On Monday the Rules of Discipline Committee turned down a recommendation by the Survivors of Sexual Misconduct Task Force but approved five other items, including one that will allow judicial processes to proceed against a person in ordered ministry who has renounced the jurisdiction of the church.
The recommendation the committee voted down, by a 19-5 count, was ROD-07, which tried to balance pastors and Christian educators keeping confidentiality with protecting children and vulnerable adults, the Rev. Carol Howard Merritt, who chaired the task force, told the committee. The task force heard stories about pastors who knew about a history of abuse and covered it up, she said. “We all love our church. We wouldn’t be here if we didn’t,” she told the committee. “We must work to ensure our love for an institution does not remove protection of the vulnerable.”
The committee did approve, by a 14-9 count, ROD-05, which will amend D-3.0106 regarding renunciation of jurisdiction. New Castle Presbytery proposed the overture, which states a judicial process does not end when a person in ordered ministry or a member renounces the jurisdiction of the church. “The accused has all the power to stop the process,” said the Rev. Joel Tolbert, overture advocate for New Castle Presbytery. “Our polity was not intended to give this much power to one person. The process is not just for the accused; it’s for the whole church.”
Also approved with an amendment was ROD-02, a proposal by the Rules of Discipline Task Force to revise the Rules of Discipline found in the Book of Order by removing time limits for filing allegations in disciplinary cases. In approving the proposed change by a 21-4 count, the committee amended the proposal to place a five-year time limit from the time the alleged offense was discovered, rather than committed.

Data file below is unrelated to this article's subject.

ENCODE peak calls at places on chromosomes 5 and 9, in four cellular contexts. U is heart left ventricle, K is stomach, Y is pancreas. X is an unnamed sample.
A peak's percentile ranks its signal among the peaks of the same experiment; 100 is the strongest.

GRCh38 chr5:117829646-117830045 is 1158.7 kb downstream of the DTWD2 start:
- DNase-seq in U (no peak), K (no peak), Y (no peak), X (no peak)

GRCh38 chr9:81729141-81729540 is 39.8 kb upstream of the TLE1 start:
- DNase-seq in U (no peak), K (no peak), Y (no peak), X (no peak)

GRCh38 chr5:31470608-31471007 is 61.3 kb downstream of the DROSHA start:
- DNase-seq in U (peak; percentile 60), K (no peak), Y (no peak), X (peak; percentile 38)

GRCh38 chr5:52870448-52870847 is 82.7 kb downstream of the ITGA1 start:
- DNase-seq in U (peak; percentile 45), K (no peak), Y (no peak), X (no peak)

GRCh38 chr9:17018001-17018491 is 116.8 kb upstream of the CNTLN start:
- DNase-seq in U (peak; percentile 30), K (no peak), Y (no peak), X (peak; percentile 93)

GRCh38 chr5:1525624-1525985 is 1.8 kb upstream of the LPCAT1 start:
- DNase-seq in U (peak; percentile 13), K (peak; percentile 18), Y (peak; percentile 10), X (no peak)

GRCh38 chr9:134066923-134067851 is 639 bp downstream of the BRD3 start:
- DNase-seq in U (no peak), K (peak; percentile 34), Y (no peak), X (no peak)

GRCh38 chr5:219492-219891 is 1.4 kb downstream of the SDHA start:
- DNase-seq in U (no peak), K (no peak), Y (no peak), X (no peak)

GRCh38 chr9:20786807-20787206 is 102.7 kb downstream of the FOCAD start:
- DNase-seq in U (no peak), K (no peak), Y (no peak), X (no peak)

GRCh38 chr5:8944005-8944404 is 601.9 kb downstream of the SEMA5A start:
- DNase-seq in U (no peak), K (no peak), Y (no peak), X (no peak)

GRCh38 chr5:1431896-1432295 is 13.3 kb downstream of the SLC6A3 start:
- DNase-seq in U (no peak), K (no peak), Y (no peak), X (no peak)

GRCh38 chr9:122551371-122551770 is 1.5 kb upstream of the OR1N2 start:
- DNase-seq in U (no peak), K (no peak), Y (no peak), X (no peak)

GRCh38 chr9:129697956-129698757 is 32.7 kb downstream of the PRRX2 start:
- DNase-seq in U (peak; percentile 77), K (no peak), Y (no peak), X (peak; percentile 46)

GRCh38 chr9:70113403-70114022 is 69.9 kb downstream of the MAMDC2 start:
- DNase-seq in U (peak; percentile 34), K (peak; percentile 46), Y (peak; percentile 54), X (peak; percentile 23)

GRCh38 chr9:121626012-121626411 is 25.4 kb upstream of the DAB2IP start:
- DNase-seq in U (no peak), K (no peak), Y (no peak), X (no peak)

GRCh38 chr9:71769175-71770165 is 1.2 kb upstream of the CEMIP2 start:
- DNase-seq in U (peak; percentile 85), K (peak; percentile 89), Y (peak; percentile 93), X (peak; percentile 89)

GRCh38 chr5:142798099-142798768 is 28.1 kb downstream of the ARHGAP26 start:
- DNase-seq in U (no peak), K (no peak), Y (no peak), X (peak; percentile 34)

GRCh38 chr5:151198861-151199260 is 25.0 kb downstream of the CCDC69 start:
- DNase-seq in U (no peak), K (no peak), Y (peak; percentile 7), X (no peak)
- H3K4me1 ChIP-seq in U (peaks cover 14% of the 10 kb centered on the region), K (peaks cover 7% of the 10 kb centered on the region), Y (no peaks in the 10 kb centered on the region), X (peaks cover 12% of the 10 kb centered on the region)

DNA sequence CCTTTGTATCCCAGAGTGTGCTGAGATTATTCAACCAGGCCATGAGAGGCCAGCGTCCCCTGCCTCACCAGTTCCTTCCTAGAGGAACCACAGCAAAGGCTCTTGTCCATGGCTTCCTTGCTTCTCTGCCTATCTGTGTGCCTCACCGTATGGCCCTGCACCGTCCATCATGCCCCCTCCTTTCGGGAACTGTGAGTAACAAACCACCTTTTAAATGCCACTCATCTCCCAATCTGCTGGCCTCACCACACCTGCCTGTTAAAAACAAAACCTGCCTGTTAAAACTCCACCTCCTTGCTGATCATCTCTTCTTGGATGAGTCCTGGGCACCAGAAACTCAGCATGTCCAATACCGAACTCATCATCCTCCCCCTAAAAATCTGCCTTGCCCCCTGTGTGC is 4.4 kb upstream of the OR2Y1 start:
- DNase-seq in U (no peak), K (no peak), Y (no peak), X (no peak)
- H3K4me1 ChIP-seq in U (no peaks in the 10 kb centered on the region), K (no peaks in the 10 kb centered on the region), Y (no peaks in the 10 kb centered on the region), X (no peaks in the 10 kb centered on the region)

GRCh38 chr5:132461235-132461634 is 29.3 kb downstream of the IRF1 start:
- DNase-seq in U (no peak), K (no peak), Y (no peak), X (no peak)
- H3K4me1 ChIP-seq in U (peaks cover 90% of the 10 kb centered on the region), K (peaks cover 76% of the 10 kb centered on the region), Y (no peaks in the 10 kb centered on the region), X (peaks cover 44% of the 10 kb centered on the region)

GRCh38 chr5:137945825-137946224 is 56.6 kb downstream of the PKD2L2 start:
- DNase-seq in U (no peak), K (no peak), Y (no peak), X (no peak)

ROD-01, which instructs the Office of the General Assembly to within one year create a resource guide that details the process of dealing with allegations of sexual misconduct, and ROD-06, which adds “receiving a disciplinary decision against a member of the congregation” to the list of proper business at congregational meetings, both received committee approval. The latter also allows congregations and their committees to meet electronically at the discretion of their sessions.
Having worked itself ahead of schedule on Monday, the committee has just one item of business to consider on Tuesday, ROD-03. The Rules of Discipline Task Force proposes replacing the current Rules of Discipline portion of the Book of Order with a new Church Discipline section.
In its rationale, the task force says the proposed revision is easier to understand and follow, stresses that church discipline is based on Scripture and the Constitution of the Presbyterian Church (U.S.A.), expands the role of mediation and alternate dispute resolution, and provides flexibility in crafting censures and remedies.
The Rules of Discipline Committee is scheduled to begin its second day of work at 9:20 a.m. Eastern Time on Tuesday. View the committee’s proceedings via livestream here.